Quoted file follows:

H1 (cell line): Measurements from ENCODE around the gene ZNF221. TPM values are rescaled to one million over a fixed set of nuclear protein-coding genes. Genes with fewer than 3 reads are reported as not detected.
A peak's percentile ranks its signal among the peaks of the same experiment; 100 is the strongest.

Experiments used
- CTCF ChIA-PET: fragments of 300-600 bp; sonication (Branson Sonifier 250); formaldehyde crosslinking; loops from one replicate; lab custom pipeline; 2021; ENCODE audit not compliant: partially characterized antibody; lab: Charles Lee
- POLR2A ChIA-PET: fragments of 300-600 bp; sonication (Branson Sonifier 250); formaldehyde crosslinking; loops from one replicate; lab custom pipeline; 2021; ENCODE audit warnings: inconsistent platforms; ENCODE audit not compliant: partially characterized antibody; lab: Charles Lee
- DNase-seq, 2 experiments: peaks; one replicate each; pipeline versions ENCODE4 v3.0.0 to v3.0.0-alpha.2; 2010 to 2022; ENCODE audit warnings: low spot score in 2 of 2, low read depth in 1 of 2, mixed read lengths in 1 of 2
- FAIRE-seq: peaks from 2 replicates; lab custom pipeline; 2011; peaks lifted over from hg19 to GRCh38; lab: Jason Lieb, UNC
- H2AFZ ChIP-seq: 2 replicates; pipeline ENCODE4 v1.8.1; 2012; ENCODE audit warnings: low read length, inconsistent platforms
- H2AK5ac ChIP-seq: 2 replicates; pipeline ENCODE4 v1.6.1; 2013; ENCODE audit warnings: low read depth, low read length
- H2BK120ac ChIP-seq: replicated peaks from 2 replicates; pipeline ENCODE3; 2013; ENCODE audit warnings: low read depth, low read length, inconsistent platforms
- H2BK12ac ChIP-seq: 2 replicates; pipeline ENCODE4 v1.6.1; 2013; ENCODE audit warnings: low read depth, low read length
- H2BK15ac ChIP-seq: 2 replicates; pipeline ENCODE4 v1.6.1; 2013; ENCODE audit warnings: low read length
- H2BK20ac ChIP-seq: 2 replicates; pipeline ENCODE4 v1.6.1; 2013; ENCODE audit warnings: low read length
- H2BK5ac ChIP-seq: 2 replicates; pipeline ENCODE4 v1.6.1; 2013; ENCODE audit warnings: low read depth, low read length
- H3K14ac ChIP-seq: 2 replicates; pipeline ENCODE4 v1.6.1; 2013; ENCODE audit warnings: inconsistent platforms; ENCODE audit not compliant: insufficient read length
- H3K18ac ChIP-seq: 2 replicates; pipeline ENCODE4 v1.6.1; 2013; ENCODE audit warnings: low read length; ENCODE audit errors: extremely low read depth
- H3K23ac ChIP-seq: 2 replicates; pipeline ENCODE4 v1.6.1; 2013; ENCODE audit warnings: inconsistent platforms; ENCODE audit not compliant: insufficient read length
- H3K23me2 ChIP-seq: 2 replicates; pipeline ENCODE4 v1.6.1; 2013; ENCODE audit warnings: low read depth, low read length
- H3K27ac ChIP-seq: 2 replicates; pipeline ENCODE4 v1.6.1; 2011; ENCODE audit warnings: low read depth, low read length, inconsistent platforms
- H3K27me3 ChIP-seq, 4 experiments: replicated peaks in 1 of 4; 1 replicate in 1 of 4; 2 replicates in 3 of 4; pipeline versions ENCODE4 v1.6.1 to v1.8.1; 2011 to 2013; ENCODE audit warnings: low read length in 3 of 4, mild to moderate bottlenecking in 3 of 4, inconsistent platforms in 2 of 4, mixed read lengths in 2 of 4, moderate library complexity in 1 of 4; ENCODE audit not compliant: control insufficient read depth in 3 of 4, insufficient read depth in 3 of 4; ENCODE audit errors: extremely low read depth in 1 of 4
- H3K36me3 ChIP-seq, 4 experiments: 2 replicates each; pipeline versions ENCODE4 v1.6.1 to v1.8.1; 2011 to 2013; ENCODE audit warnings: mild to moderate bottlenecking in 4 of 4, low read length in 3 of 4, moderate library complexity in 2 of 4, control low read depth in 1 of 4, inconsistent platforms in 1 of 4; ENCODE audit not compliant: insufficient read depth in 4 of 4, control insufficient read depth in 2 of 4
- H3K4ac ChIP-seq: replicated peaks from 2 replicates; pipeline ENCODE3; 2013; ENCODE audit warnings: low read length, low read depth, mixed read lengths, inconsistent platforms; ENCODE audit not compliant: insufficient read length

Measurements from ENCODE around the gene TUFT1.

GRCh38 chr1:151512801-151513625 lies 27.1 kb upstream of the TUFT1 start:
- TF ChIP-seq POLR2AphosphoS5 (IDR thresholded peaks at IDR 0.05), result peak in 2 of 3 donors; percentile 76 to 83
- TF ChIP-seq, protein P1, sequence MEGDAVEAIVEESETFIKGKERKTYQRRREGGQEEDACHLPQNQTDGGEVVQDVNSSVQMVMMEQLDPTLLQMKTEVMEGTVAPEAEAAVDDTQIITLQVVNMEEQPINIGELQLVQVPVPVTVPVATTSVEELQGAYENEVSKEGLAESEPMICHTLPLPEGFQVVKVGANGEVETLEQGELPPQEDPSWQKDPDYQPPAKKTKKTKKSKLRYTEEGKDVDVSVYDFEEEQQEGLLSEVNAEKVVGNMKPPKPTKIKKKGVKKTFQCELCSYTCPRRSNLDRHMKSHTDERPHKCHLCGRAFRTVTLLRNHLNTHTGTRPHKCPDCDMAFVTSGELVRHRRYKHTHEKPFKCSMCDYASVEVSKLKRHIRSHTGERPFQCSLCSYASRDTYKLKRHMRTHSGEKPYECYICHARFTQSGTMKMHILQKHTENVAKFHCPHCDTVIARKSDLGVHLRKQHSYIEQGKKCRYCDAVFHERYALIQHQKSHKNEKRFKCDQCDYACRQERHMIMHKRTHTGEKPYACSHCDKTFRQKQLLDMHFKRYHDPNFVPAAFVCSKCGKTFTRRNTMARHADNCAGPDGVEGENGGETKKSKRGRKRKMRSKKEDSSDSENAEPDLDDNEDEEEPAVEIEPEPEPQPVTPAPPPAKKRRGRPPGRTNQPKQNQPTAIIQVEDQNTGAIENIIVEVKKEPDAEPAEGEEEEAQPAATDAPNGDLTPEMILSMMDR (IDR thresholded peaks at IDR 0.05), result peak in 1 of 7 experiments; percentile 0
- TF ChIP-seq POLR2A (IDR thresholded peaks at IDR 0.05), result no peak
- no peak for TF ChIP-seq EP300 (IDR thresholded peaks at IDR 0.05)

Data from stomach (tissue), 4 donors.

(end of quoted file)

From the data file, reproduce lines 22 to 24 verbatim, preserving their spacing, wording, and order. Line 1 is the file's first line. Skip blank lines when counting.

- H3K4ac ChIP-seq: replicated peaks from 2 replicates; pipeline ENCODE3; 2013; ENCODE audit warnings: low read length, low read depth, mixed read lengths, inconsistent platforms; ENCODE audit not compliant: insufficient read length

Measurements from ENCODE around the gene TUFT1.

GRCh38 chr1:151512801-151513625 lies 27.1 kb upstream of the TUFT1 start: